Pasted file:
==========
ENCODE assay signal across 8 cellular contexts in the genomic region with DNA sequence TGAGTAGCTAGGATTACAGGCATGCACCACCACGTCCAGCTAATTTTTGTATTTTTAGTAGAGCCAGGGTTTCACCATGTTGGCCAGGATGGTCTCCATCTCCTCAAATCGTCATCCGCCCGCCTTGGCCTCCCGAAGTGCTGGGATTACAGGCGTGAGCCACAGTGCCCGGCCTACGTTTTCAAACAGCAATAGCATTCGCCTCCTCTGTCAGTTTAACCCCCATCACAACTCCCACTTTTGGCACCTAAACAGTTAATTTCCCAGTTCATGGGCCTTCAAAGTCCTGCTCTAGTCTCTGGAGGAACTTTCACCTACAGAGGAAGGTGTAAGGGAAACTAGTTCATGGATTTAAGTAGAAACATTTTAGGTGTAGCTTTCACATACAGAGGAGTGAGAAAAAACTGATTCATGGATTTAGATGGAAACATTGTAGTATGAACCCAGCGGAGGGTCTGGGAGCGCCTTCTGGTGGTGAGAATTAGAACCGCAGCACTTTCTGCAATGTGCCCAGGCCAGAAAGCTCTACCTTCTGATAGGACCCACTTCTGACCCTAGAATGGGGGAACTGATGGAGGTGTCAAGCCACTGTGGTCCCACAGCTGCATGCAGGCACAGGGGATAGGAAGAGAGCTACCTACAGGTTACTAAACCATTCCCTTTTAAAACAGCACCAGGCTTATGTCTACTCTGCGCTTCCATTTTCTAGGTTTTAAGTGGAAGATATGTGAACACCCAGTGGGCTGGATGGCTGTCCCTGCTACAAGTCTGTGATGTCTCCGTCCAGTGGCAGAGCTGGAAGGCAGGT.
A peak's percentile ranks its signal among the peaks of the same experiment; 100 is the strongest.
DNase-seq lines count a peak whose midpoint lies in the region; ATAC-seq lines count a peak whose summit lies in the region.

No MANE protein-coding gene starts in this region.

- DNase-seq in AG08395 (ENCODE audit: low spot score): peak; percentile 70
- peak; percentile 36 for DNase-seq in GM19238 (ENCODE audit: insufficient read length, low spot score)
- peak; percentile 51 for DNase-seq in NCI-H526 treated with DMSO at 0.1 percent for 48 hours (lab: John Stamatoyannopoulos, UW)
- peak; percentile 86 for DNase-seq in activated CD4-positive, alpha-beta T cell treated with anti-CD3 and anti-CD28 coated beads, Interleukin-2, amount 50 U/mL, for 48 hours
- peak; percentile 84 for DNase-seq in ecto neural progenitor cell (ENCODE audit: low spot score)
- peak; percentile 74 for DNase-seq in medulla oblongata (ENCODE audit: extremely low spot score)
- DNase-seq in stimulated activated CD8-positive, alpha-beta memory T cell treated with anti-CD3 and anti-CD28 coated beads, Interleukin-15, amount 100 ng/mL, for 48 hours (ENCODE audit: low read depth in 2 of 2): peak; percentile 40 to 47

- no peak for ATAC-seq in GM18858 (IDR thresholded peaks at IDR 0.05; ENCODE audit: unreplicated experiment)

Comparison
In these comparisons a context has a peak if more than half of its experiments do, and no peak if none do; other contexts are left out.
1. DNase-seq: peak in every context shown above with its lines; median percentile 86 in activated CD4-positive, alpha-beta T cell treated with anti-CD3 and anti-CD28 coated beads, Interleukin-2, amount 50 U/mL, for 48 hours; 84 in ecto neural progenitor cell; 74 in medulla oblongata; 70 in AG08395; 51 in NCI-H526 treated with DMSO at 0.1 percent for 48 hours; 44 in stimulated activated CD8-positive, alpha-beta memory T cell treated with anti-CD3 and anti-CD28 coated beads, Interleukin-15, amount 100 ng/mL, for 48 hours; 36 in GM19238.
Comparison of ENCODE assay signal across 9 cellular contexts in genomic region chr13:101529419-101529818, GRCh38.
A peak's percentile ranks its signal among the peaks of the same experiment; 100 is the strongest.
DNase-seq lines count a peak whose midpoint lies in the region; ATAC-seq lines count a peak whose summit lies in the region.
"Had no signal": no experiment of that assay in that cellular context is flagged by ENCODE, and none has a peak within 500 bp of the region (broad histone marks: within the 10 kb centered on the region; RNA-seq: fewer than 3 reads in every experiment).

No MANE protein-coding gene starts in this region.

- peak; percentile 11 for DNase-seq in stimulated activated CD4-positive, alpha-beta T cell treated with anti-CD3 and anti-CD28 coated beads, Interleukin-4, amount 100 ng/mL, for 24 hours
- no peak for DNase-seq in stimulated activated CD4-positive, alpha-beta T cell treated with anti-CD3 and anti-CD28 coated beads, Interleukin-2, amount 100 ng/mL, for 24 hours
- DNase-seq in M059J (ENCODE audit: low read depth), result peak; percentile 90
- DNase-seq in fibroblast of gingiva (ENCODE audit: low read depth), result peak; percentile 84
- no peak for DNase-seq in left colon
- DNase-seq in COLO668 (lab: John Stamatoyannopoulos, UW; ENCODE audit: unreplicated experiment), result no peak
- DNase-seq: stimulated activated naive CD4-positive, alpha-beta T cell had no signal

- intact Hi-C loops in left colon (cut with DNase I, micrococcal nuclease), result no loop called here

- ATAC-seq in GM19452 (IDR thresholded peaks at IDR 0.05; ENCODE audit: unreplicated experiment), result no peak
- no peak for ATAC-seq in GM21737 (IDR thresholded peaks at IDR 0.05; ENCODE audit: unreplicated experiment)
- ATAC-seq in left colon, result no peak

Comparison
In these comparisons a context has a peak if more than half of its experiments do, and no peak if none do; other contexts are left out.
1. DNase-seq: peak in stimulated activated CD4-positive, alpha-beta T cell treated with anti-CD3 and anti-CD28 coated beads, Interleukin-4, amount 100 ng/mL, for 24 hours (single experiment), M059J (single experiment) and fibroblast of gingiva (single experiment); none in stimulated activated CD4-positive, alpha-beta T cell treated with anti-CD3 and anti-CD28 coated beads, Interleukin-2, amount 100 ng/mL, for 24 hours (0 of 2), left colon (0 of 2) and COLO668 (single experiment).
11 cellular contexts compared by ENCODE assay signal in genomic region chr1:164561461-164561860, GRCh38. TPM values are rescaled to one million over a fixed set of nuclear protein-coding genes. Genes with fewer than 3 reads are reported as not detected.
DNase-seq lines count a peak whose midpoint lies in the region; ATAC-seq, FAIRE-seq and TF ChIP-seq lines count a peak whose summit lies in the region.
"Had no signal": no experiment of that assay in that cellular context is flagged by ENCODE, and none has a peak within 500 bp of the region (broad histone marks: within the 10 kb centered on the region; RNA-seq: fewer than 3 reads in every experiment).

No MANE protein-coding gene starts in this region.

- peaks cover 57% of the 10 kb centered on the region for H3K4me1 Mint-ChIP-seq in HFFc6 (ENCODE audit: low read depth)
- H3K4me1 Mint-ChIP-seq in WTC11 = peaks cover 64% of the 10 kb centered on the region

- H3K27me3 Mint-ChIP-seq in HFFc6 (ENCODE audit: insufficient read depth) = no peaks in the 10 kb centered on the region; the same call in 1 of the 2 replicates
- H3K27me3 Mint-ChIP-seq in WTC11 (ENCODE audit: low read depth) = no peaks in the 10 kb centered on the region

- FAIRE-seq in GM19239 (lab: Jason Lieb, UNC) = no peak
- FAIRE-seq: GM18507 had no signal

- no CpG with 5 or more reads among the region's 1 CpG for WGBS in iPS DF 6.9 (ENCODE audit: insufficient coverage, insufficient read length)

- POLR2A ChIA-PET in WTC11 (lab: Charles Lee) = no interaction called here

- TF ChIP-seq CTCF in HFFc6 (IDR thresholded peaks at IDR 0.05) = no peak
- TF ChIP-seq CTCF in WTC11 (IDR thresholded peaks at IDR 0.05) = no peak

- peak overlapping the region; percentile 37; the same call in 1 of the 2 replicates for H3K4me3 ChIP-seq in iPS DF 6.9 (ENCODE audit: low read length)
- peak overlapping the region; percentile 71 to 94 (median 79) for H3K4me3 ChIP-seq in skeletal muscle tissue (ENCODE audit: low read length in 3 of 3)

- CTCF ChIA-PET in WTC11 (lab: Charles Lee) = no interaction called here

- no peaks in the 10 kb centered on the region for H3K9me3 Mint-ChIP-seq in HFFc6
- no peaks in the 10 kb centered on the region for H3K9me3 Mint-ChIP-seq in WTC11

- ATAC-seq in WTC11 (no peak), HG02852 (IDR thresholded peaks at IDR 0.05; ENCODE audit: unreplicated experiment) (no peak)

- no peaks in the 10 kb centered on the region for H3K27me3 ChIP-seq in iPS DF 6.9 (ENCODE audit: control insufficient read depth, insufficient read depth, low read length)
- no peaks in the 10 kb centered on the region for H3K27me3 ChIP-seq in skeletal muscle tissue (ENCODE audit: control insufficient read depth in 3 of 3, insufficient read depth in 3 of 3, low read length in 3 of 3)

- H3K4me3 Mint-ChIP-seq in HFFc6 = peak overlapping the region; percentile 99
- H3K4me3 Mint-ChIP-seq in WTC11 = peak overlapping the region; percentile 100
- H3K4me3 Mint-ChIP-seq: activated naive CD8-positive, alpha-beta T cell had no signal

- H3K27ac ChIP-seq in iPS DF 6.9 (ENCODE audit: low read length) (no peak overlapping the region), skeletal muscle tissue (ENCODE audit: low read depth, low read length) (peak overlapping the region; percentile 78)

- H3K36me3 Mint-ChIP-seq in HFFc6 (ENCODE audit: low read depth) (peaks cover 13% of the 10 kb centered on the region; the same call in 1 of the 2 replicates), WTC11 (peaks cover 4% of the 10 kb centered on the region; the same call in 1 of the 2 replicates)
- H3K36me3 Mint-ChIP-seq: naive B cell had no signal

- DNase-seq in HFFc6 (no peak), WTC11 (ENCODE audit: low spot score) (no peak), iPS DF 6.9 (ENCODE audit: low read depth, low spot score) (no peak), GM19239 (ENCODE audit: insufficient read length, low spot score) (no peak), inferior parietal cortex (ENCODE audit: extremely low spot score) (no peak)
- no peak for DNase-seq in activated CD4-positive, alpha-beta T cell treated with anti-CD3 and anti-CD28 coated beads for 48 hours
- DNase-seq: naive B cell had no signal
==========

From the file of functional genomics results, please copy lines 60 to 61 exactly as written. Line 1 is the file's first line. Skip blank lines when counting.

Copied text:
- H3K27ac ChIP-seq in iPS DF 6.9 (ENCODE audit: low read length) (no peak overlapping the region), skeletal muscle tissue (ENCODE audit: low read depth, low read length) (peak overlapping the region; percentile 78)

- H3K36me3 Mint-ChIP-seq in HFFc6 (ENCODE audit: low read depth) (peaks cover 13% of the 10 kb centered on the region; the same call in 1 of the 2 replicates), WTC11 (peaks cover 4% of the 10 kb centered on the region; the same call in 1 of the 2 replicates)